"3. Can I claim a loss on my taxes?"

    Yes, to some extent. See Page 66 of IRS Publ 590.

    Also read up on the entire section about Roth IRAs.

    "4. Do you think closing the account is beneficial to me?"

    No.

    Right now you are sitting on tax free money on which the earnings are also tax free.

    In fact, I suggest you resume making annual contributions of after tax money. Once you do that for 5 more years you'll have tax free earnings on the account for the rest of your life.


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  • 11-25-2007 3:54 PM In reply to

    re: Possible closing of Roth IRA: Worthwhile tax break?

    Interesting to get these two different perspectives... please keep the replies coming, as I'm grateful for all views (and know I ultimately make my own decision). I should add to the original info that I'm 44 and married, getting by with a big mortgage and not sure I'd be making future contributions to the Roth (I haven't contributed since the conversion from a regular IRA, and have the SEP-IRA as a place to contribute).
  • 11-25-2007 10:54 PM In reply to

    re: Possible closing of Roth IRA: Worthwhile tax break?

    "1. Do I have to pay a 10% early withdrawal penalty?"

    I believe yes. If you are not yet 59 1/2. There are a few exceptions shown on Page 65 of IRS Publ 590."

    Actually, no. If he did the conversion, and then took a distribution of his principal within 5 years of his conversion, the 10% penalty would apply. But, since he's satisfied the 5-year holding period and since none of his distribution is considered 'taxable', the distribution should be both penalty-free, and tax free.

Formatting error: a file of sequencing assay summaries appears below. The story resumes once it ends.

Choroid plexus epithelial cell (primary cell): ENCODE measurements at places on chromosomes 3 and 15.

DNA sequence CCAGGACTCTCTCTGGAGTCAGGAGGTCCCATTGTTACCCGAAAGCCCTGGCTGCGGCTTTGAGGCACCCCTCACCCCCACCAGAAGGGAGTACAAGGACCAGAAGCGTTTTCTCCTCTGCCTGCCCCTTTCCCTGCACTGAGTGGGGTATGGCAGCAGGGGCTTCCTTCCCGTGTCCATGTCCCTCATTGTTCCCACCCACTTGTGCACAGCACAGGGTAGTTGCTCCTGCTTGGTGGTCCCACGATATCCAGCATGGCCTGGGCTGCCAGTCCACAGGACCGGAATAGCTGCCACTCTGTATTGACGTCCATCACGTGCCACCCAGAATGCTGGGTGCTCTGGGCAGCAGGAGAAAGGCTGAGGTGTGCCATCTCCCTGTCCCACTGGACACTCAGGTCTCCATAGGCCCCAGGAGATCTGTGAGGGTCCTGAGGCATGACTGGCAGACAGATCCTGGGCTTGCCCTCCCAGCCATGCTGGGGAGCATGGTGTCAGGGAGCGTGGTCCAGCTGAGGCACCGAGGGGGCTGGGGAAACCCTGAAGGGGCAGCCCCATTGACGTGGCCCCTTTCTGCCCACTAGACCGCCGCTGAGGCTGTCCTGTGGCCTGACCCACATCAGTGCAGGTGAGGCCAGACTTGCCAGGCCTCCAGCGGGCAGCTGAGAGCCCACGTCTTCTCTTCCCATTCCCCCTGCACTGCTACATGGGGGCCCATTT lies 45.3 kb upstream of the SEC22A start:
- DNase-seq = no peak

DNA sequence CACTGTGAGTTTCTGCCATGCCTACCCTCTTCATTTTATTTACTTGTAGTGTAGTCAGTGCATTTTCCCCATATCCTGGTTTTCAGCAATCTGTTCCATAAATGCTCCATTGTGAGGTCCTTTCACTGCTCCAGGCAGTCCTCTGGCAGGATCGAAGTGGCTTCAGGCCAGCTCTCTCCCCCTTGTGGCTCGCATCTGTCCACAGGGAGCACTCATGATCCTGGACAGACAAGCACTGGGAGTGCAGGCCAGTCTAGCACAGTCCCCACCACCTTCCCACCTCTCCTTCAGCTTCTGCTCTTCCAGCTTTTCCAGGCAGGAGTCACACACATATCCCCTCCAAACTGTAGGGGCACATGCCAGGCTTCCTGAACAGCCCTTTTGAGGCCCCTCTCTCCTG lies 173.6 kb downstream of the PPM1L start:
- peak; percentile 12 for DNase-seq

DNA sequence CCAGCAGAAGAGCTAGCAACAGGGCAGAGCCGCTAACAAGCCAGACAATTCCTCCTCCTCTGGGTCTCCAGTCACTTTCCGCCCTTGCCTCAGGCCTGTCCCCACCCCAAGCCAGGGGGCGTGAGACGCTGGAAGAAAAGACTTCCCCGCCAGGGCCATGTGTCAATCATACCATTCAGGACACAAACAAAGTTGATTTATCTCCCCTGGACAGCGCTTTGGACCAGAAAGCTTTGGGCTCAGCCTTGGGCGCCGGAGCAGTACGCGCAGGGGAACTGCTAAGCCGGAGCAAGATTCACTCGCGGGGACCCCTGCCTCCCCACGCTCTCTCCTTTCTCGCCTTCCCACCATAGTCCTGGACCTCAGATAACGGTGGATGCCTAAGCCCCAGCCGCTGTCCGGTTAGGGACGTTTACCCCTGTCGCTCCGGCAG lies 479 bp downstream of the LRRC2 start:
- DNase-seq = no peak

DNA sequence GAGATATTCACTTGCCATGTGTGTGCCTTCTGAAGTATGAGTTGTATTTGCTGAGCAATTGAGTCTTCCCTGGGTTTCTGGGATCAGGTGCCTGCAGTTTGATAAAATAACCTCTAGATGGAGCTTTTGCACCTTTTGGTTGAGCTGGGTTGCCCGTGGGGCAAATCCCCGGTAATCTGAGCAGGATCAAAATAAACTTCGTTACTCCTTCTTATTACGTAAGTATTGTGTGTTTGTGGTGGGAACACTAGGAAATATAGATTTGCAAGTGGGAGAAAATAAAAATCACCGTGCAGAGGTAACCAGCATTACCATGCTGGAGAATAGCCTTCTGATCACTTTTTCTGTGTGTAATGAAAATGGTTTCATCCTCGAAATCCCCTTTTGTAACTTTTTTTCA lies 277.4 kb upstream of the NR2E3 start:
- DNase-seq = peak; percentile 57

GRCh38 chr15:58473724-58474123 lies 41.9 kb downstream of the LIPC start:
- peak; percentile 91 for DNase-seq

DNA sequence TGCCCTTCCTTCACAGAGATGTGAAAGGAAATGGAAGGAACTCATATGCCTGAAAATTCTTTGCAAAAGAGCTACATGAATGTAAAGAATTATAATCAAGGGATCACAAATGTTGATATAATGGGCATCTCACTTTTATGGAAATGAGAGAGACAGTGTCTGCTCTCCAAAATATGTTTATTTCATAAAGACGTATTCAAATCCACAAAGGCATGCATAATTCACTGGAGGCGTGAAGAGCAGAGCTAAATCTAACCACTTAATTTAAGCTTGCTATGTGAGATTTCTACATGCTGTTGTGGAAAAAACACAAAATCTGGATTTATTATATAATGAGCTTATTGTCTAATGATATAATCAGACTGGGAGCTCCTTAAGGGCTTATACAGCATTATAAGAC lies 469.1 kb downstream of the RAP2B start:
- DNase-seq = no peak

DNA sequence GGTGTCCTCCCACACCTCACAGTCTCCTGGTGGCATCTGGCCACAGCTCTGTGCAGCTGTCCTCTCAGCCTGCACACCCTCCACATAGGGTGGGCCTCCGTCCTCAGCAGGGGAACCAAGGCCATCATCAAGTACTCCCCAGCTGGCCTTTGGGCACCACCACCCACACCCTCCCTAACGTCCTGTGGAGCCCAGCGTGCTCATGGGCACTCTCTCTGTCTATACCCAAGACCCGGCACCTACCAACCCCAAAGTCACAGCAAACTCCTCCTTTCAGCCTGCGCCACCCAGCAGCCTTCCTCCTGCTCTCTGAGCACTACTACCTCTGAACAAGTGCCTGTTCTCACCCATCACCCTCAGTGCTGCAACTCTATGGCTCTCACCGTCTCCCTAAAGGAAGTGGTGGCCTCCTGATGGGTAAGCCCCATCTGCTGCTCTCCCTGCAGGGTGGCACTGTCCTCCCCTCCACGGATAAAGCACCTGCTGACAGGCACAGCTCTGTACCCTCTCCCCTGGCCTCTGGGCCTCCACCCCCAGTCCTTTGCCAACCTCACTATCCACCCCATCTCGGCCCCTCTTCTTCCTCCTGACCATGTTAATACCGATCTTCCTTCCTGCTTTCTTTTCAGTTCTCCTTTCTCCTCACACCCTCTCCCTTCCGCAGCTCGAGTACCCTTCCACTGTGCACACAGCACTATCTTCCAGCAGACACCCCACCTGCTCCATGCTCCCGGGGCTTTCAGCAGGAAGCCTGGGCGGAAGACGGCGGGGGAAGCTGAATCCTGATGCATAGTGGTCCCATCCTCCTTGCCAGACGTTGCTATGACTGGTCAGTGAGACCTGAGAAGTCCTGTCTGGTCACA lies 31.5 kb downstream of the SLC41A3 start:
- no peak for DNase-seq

Again, if the intent is to continue saving for retirement, I see no downside in taking the loss on the Roth. You can always contribute to another Roth in the future, and for the most part, you could even re-purchase the same securities if you believe that they have recovery potential. You can re-build your Roth account quite easily through continuing contributions.

    DG


  • 11-27-2007 12:29 AM In reply to

    re: Possible closing of Roth IRA: Worthwhile tax break?

    After a quick read of Publication 590, I'm thinking Adjuster Jack is right about the penalty. As I'm not yet 59-1/2, it appears it doesn't matter that I've kept the funds over five years. Since I'm withdrawing the money (i.e., taking a distribution) before age 59-1/2, looks like I have to pay a 10% penalty on the current value of $7,000.

    That said, I agree with D Greenleaf that it's worthwhile to completely close the Roth. 10% on the current value of $7,000 is only $700. On the positive side, I believe I can take a loss of $33,000 as a miscellaneous deduction on my Schedule A, less 2% of my AGI.

    Any thoughts on that analysis? Am I calculating this correctly? And is it true I can always open another Roth in the future if I so desire?

    Thanks!

    <